In Viking epic 'The Northman,' life is nasty, brutish and short-tempered
"I will avenge you, Father; I will save you, Mother; I will kill you, Fjölnir."
These are the words that young Viking prince Amleth (Oscar Novak, as a boy, Alexander Skarsgård, as a man) mutters to himself repeatedly — a tripartite vow to himself to return to the kingdom from which he fled after his evil uncle, Fjölnir, murdered his father the King and married his mother the Queen.
Something is rotten in the fictional island kingdom of Hrafnsey, in other words. The Northman doesn't so much adopt the plot of Hamlet as dig beneath it to unearth the ur-story that predates Shakespeare by centuries. So while the tale's broad strokes are familiar, its particulars can vary in intriguing ways.
As played with feral, foaming rage by a sinewy Skarsgård, for example, Amleth is no dithering Dane who chooses to procrastinate from the bloody task before him by flouncing around a castle, mumbling existential monologues to himself. No, this guy joins up with a band of berserkers who deck themselves out in wolf-pelt drag and pillage settlements throughout Eastern Europe. Like Hamlet, however, Amleth forgets himself, getting so caught up in his life of murder (and, from the available evidence, in his Crossfit routine) that he gets remonstrated by an otherworldly Seeress (Björk, somehow inevitably) who reminds him of his vow.
There's a ruthless efficiency to Robert Eggers' third feature, which tamps down the director's surreal, experimental sensibility — or at least, cordons it off from the main action and shunts it into the realm of dreams, visions and fevers; it's a surprisingly conventional storytelling choice from such an unconventional director.
The story, co-written by Eggers and the Icelandic poet Sjón, is in fact so straightforward and familiar that you might find yourself, as I did, growing impatient for those moments of the fantastic and otherworldly, for the gods and monsters of Viking culture to insert themselves into the proceedings. Whenever they do, it's thrilling, as Eggers is a deft hand at letting one world bleed into the other.
When revenge drives the plot, it can't help but imbue the proceedings with a satisfying pulpiness, which is probably why The Northman, for all its vaunted, assiduous attention to historical accuracy, somehow ends up having so much of Conan the Barbarian and Assassin's Creed Valhalla to it. That's not meant to disparage Eggers' film — both Conan and ACV deliver on their premises. But where, for example, the actors in The Witch spoke period-appropriate Early Modern English dialogue, the characters of The Northman speak English inflected with vaguely Scandinavian consonants ("Neverrr enterrr my bedchamberrrrr without knockinggg-ga!"), which can't help but admit some small amount of cheesiness to the mix.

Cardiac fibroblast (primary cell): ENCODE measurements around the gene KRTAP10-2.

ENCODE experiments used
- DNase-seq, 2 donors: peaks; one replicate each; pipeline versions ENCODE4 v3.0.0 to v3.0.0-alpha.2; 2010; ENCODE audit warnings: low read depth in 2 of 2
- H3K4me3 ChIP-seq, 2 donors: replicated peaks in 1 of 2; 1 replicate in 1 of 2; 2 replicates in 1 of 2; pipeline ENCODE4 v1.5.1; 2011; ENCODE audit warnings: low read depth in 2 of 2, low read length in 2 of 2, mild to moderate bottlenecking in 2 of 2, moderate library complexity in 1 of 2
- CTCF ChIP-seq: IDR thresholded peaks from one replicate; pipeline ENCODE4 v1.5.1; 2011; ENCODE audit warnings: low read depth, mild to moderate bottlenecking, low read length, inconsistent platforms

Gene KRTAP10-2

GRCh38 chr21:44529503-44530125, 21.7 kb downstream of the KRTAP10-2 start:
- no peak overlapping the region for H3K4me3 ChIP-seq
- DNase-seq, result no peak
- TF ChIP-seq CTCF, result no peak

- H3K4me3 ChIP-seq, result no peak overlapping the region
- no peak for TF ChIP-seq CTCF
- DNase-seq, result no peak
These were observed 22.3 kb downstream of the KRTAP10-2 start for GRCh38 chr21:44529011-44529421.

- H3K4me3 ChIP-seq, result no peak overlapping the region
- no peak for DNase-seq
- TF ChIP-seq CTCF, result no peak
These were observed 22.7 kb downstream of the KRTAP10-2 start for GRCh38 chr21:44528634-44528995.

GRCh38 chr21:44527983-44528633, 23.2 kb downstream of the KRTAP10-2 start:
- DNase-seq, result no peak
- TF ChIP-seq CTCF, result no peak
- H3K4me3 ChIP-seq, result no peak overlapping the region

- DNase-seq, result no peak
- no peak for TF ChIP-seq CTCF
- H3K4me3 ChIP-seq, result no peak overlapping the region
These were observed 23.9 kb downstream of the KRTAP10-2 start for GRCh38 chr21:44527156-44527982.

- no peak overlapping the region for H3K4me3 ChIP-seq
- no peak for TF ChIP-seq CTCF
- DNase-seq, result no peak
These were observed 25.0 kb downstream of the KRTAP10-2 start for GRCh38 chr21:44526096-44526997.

There are, amid all the starkly beautiful landscapes and the starkly brutal violence, a handful of small, human touches that help keep things emotionally grounded. Anya Taylor-Joy plays Olga, Amleth's ally and love-interest, as someone far more wise about the ways of the heart than he could ever hope to be, which sets up one of the film's nicer twists. Claes Bang gets to shade the evil, usurping Fjölnir with more emotional layers as he ages.
Ultimately, The Northman may have less to say about the nature of violence, and the perverse traps that simplistic notions of masculinity and honor lay for the soul, than last year's similarly evocative medieval meditation The Green Knight. But that David Lowery film set out to be something that audiences grappled with and argued over.
I get the sense that Eggers' goal here is a simpler, more direct one — to interpret a very old story anew, to deliver the narrative goods (betrayal, murder, revenge, redemption) with the help of his largest budget yet, and to let Björk be Björk, in all her sublime Björkiness. In this, The Northman delivers.
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